One of my son’s friends celebrated her sixth birthday this past weekend. The party took place at an isolated beach on Monterey Bay, accessible only by several miles of county road that twist through shallow canyons and over little domed hills topped with eucalyptus groves and strawberry fields. It was a cool, windy day and so the barbeque and birthday cake were enjoyed on the bluff in a shelter of cypresses, a hundred feet above the shore. The children already knew one another and got right to the business playing hide-and-seek and tag. We adults could only borrow on their familiarity to strike up cautious conversations about nothing in particular and stall into embarrassed silence after every few sentences.
The beach was less picked over than most. At the tide-line were necklaces of seaweed from which broken sand dollars and brilliantly colored bits of abalone hung like charms. Scallops of clam shell and the discarded moltings of sand crabs (Emerita analoga) bleached in the sun. In fact, the beach is home to a populous colony of these little creatures—also known as mole crabs—, few of which were bigger than the tip of my thumb. One scoop of a plastic toy shovel turns up dozens, flailing their phalanges to right themselves and burrow under the sand again. Standing calf-deep in the water, my daughter screamed with glee when the retreating waves momentarily uncovered thousands at once, all around us, paddling seaward together like the reflected image of a great flock of birds.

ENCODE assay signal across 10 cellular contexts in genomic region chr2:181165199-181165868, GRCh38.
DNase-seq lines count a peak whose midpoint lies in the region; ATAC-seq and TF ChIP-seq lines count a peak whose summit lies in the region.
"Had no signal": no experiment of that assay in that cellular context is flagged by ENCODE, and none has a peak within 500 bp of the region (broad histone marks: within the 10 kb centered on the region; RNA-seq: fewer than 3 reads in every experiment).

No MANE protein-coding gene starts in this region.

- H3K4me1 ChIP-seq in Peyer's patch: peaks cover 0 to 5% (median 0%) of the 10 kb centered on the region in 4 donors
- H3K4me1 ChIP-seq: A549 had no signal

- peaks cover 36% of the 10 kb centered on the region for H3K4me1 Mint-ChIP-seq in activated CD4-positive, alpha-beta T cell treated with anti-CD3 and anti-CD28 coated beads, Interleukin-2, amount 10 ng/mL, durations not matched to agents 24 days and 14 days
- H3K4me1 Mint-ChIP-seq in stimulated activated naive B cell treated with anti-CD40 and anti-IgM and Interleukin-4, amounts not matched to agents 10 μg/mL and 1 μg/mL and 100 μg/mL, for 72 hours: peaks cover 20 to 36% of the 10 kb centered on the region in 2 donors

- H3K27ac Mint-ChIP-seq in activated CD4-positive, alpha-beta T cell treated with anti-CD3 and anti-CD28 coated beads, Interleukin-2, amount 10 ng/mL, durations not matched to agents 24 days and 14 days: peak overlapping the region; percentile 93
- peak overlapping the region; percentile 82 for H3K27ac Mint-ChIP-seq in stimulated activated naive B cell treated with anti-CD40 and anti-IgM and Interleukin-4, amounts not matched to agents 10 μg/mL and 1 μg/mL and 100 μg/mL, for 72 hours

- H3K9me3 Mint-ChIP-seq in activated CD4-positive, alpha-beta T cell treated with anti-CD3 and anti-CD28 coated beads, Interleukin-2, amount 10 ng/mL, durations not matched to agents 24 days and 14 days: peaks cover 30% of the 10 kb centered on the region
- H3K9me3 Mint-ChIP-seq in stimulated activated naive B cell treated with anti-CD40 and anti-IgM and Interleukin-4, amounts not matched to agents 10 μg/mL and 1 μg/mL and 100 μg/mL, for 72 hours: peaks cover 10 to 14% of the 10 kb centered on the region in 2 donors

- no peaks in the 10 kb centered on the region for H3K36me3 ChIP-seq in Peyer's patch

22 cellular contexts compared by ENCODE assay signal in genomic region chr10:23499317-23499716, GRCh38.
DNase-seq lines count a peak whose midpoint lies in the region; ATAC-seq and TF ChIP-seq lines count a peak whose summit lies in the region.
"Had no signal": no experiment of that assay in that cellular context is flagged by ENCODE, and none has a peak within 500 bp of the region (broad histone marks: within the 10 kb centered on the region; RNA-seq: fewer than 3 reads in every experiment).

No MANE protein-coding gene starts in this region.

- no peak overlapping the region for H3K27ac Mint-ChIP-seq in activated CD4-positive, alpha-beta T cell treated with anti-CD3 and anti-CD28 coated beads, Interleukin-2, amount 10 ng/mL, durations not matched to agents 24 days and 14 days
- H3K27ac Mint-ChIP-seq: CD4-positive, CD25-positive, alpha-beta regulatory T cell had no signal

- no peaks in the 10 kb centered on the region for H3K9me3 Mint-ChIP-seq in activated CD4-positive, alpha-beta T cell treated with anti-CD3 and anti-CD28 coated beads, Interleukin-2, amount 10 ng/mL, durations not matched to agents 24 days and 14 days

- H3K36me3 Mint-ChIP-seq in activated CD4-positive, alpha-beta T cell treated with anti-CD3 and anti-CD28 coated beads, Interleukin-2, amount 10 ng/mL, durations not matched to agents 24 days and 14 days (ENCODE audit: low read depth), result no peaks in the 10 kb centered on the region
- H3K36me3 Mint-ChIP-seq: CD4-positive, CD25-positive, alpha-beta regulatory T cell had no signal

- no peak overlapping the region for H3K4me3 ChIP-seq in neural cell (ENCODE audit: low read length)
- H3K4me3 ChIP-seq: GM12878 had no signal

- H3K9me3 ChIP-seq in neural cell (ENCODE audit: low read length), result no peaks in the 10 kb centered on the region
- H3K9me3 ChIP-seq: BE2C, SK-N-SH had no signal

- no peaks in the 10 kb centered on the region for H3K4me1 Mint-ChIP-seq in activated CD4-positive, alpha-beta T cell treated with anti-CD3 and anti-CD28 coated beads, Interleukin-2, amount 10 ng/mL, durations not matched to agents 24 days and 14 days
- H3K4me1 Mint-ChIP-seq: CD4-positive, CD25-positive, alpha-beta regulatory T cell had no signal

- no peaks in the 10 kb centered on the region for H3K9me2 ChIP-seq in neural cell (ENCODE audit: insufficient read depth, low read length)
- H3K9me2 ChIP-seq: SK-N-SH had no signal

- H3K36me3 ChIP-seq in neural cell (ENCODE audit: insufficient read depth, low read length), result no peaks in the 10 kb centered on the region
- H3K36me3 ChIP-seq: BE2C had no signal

I’m curious about their genus name: Emerita, which puts me in mind of a retired lady professor. I wonder if that’s something like the intent. I can only speculate, since I don’t own an etymological scientific dictionary, but they do seem of a more retiring nature than some of their predatory, claw-flashing cousins. Sand crabs only ever move backwards, for instance, and from their shallow nests they hunt passively by straining plankton through furry antennae. Their shells are precisely the color of the sand in which they live and so they usually escape detection by the shore birds that might like to eat them.
I feel a strange shudder whenever pelicans fly overhead. I don’t know if this is a common experience. They always seem impossibly large to me. The eye marks them and the mind calculates distance and perspective to arrive at an estimate of their size, but it freezes up, it panics like Gregory Syme when he first sees the supernaturally large Sunday in Chesterton’s The Man Who Was Thursday. California Brown Pelicans regularly attain wingspans greater than eight feet. There’s something weirdly primeval in their movement and shape; something perverse and dimly threatening in the way they glide so solidly through the air, like shaggy pterodactyls, and explode into the sea from a height to stun and swallow unsuspecting fishes.
I wonder what the ocean looks like to a sand crab. Probably she never sees it at all, just as we never really see the air. It’s only the universal, invisible medium of her life. Come to think of it, I don’t think I’ve ever properly seen the ocean either. I can look at it; I can’t see it. Scale is the challenge, like it was with the pelican. The surface area of the Pacific is substantially greater than that of the entire planet Mars, but smaller seas must present the same difficulty. One stands on the beach and looks in the direction of the ocean. One tries to swallow it with the eye as a discrete object. The shoreline is no trouble. The first fifty yards recede sensically. Any farther than that, however, and it collapses into two-dimensionality. The mind abandons any attempt to comprehend volume or distance. The infinite ocean is reduced to a roaring cardboard mural.